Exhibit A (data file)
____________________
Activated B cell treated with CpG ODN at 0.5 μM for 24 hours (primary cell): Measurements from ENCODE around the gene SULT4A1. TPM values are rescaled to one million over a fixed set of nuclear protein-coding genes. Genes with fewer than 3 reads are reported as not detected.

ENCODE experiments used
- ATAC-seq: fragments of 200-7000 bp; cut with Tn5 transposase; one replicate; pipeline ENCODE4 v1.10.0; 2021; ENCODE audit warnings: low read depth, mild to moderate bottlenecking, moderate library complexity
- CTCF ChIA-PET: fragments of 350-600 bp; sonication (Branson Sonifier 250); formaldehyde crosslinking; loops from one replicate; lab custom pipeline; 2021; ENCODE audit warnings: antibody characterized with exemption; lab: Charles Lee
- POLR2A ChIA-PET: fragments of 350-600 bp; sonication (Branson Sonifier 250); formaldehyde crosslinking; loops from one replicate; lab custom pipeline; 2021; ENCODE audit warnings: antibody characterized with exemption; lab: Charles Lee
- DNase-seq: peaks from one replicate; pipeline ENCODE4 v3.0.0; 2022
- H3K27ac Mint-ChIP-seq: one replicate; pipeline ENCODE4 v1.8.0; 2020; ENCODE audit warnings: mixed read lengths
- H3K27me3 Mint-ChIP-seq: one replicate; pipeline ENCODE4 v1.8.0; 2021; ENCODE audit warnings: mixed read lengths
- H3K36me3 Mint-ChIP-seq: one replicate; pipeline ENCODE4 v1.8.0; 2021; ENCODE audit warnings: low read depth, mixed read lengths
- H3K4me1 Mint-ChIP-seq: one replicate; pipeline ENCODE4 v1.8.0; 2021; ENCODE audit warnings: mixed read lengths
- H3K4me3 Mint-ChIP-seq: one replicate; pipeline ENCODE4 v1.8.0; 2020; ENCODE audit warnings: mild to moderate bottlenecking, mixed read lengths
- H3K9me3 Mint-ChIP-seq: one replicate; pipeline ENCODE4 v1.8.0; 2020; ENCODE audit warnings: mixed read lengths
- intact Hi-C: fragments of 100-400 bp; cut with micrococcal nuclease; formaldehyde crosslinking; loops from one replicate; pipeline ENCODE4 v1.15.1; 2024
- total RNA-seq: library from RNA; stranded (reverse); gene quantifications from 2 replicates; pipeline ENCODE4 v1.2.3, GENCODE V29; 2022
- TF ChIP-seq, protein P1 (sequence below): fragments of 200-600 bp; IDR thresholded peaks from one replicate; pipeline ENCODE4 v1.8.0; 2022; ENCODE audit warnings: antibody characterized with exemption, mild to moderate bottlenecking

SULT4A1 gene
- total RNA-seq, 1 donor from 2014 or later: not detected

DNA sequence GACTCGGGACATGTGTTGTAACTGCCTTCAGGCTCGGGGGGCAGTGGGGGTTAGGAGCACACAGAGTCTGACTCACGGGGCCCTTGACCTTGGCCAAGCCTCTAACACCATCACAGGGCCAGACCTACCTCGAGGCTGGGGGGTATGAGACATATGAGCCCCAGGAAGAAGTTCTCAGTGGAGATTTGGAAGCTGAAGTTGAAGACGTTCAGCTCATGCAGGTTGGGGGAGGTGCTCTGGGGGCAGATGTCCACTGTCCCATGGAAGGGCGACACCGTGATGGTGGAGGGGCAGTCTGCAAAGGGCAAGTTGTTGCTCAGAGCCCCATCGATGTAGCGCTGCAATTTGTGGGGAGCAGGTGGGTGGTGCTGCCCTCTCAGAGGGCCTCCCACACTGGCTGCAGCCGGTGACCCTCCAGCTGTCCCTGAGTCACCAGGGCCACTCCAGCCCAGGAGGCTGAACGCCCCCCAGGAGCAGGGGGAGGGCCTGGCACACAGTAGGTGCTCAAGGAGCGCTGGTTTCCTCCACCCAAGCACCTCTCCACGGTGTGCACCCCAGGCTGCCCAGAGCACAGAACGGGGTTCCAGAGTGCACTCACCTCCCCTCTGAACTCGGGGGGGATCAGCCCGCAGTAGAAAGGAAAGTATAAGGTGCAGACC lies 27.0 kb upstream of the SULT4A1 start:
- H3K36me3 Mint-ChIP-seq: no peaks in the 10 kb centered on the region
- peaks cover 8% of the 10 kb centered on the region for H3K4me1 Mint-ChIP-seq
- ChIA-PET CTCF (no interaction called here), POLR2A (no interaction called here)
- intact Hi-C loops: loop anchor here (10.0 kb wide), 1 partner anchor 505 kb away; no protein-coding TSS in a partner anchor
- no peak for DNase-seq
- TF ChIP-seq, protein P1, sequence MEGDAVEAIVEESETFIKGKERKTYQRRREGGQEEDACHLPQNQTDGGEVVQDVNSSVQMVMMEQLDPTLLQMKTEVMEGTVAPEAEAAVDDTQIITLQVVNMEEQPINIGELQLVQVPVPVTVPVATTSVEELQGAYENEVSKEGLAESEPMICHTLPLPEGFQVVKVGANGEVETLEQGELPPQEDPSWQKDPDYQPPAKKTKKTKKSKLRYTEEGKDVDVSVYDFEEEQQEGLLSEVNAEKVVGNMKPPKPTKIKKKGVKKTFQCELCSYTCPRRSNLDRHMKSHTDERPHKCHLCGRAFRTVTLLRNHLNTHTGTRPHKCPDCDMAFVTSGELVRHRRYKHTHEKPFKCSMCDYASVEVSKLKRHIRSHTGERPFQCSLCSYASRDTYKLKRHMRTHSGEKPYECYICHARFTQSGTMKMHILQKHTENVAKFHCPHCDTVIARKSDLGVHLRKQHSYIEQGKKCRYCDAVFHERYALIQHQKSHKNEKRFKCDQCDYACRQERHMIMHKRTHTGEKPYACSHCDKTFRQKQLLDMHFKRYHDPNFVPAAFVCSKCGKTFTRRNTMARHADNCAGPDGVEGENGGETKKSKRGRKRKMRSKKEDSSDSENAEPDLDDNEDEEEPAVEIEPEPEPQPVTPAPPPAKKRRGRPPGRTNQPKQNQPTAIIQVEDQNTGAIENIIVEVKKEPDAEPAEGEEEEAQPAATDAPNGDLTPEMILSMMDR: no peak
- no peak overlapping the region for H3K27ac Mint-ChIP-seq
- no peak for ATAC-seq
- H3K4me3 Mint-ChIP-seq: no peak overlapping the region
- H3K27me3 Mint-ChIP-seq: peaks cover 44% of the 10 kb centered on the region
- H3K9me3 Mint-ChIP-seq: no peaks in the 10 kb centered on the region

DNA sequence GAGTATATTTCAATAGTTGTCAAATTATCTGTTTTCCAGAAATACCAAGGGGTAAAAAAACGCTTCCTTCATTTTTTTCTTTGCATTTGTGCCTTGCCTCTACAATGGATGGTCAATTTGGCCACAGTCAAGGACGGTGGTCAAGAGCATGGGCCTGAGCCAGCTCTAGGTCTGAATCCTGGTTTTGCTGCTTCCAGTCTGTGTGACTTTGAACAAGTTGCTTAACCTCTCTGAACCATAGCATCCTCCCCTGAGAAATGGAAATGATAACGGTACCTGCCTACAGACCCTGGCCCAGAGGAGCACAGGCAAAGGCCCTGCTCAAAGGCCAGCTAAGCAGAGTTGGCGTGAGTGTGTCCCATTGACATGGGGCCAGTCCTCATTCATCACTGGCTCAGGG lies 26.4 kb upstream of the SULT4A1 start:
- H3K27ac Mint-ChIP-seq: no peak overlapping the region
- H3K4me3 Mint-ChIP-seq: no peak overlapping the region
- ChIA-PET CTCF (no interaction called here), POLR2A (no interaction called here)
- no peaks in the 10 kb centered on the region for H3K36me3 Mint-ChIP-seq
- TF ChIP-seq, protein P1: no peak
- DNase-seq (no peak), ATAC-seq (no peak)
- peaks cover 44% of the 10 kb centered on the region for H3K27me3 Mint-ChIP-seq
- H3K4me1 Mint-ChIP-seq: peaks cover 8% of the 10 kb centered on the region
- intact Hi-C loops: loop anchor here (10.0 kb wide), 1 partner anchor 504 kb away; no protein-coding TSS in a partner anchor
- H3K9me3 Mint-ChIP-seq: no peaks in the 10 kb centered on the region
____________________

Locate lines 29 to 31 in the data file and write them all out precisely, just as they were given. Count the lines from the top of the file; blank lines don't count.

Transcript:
- H3K9me3 Mint-ChIP-seq: no peaks in the 10 kb centered on the region

DNA sequence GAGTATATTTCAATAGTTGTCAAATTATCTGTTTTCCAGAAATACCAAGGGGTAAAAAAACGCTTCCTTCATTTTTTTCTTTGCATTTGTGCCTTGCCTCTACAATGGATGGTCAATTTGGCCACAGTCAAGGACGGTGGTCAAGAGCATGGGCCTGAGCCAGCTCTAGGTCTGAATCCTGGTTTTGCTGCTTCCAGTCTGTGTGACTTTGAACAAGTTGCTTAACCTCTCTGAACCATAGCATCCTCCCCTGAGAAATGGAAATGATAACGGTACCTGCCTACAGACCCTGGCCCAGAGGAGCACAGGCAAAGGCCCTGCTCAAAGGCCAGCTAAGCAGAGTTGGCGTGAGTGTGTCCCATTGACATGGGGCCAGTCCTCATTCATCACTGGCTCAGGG lies 26.4 kb upstream of the SULT4A1 start:
- H3K27ac Mint-ChIP-seq: no peak overlapping the region